You may have seen different versions of this before (I’ve come across many) but it’s a great analogy when it comes to children and behavior.

This visual shows us that there’s a lot more going on than what we see on the surface (the tip of the iceberg, so to speak).

As parents and caregivers, it’s important to understand this so we can help our children.

The Behavior Iceberg - What we see .. what we don't see.  - Understanding behavior and learning how to discipline a child with autism #Autism

Basically, you need to know what the function of a behavior is because, in order to stop an inappropriate behavior long-term, you need to teach your child a way to communicate and/or get their wants and needs met that works better than the behavior.

“Why?” should be the first question you ask yourself any time you’re dealing with inappropriate behavior.

Remember … All children have grumpy moods, bad days, act disrespectful, and make mistakes. But, don’t forget that even as adults, we go through all those things too.

Just like us, our kids have their own worries, concerns, and problems. Understanding this will help you when choosing ways to help them. 

Each strategy covered in this series will provide you with tools for determining the functions of behavior and managing inappropriate behavior.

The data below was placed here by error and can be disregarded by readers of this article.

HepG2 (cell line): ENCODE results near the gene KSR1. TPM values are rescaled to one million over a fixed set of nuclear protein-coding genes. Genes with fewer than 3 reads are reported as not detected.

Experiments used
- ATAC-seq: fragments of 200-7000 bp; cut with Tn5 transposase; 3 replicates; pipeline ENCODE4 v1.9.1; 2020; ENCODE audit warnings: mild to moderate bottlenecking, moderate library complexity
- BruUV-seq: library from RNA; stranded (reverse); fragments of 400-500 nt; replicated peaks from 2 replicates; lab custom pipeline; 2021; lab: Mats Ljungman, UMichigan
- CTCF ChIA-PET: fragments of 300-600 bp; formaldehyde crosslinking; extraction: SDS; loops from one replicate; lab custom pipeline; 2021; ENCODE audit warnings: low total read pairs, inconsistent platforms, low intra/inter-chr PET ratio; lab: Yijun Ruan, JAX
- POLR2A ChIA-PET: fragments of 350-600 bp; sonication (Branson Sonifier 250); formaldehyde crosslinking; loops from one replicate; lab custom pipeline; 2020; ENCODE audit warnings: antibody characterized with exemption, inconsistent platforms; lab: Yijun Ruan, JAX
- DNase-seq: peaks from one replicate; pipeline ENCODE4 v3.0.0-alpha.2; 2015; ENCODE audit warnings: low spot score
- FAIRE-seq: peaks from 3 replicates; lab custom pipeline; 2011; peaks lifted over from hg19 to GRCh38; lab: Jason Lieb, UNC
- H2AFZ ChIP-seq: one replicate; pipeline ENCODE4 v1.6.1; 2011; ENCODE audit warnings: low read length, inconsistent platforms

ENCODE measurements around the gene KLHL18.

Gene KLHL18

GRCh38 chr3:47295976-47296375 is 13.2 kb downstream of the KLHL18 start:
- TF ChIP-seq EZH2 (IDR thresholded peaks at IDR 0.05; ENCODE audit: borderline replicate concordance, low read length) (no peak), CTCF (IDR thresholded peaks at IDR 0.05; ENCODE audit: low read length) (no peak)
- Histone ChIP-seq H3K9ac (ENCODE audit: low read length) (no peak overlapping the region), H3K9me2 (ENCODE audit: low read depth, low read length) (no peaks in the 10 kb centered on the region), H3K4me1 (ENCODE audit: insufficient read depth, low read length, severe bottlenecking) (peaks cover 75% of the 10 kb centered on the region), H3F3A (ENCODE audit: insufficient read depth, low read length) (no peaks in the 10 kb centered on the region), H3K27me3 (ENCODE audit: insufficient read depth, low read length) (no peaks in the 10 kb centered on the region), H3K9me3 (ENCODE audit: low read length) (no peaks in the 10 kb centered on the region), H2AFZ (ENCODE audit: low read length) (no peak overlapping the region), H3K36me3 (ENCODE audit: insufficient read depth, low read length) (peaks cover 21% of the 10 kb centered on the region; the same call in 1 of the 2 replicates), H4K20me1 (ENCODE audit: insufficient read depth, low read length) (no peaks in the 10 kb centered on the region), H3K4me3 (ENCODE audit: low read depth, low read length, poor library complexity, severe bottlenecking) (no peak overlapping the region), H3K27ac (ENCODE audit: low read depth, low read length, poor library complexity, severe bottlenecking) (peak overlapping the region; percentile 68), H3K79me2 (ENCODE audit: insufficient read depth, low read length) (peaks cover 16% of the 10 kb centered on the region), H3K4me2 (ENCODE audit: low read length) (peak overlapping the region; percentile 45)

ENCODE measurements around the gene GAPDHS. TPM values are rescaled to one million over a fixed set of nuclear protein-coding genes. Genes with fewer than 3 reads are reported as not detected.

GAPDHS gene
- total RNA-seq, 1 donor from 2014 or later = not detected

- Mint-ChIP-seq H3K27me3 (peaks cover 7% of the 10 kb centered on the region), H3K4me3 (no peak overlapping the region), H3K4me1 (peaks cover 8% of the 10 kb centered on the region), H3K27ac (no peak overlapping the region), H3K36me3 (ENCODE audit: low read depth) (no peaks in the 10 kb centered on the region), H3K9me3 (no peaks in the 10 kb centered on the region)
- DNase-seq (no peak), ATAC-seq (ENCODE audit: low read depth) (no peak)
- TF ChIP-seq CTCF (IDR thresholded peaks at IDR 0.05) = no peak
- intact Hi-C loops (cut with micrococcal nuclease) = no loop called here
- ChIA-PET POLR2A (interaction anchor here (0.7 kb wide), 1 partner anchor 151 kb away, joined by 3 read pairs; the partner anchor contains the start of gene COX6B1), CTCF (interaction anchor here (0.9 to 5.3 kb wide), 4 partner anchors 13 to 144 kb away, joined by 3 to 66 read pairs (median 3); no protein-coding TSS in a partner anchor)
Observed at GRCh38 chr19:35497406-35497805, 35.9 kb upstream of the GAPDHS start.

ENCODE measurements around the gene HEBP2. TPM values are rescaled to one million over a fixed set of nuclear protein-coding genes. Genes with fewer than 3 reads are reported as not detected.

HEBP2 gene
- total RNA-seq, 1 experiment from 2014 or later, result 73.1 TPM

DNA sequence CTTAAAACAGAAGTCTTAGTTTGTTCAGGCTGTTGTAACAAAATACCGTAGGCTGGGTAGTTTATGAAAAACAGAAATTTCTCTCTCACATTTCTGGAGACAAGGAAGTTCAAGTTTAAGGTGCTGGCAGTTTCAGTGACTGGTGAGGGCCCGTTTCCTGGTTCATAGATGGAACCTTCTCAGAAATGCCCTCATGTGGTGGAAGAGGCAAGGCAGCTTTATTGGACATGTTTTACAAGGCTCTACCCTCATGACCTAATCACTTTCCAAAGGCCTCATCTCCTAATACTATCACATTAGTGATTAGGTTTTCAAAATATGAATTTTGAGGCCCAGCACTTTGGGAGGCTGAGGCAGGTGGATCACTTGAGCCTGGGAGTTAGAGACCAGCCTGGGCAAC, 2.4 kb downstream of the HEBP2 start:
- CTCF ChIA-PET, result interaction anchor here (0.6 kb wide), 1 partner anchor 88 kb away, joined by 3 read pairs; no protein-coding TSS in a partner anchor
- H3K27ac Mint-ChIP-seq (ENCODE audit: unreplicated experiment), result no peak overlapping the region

Discipline and Autism

It’s extremely important to remember what the word discipline truly means throughout this series. As I talk about how you can discipline a child with autism, keep in mind that this never refers to punishing a child.

Especially for behaviors out of their control, such as stimming or meltdowns. 

Discipline is about guidance, problem solving and learning. Whereas punishment involves some kind of suffering as retribution for having a problem or behaving a certain way. 

This misconception may be why some adults are hesitant to discipline, but it is necessary.

Therefore each strategy focuses on ways to teach and guide children to develop new skills that can replace challenging behavior long term.

Positive behavior intervention systems (PBIS) are considered the gold standard by professionals when planning how to discipline a child with autism – or any child for that matter. 

L. R KNOST QUOTE ABOUT DISCIPLINE // how to effectively discipline a child with autism

PBIS Strategies

These are the 12 PBIS strategies covered in this series:

  1. Build a Relationship
  2. Individualize Motivation
  3. Observe, Listen, then Join
  4. Optimize Language
  5. The Premack Principal
  6. Basic Redirect
  7. Breaks: Picture Rehearsal
  8. Add Structure at Home
  9. Teach Independence with Prompting
  10. Transactional Supports
  11. Add Structure to the Learning Environment 

Head to Strategy 1: Building a Relationship

Positive Behavior Interventions and Supports (PBIS) Techniques that Parents can use at home - These evidence based strategies help parents manage challenging behavior in children with ASD in a positive way.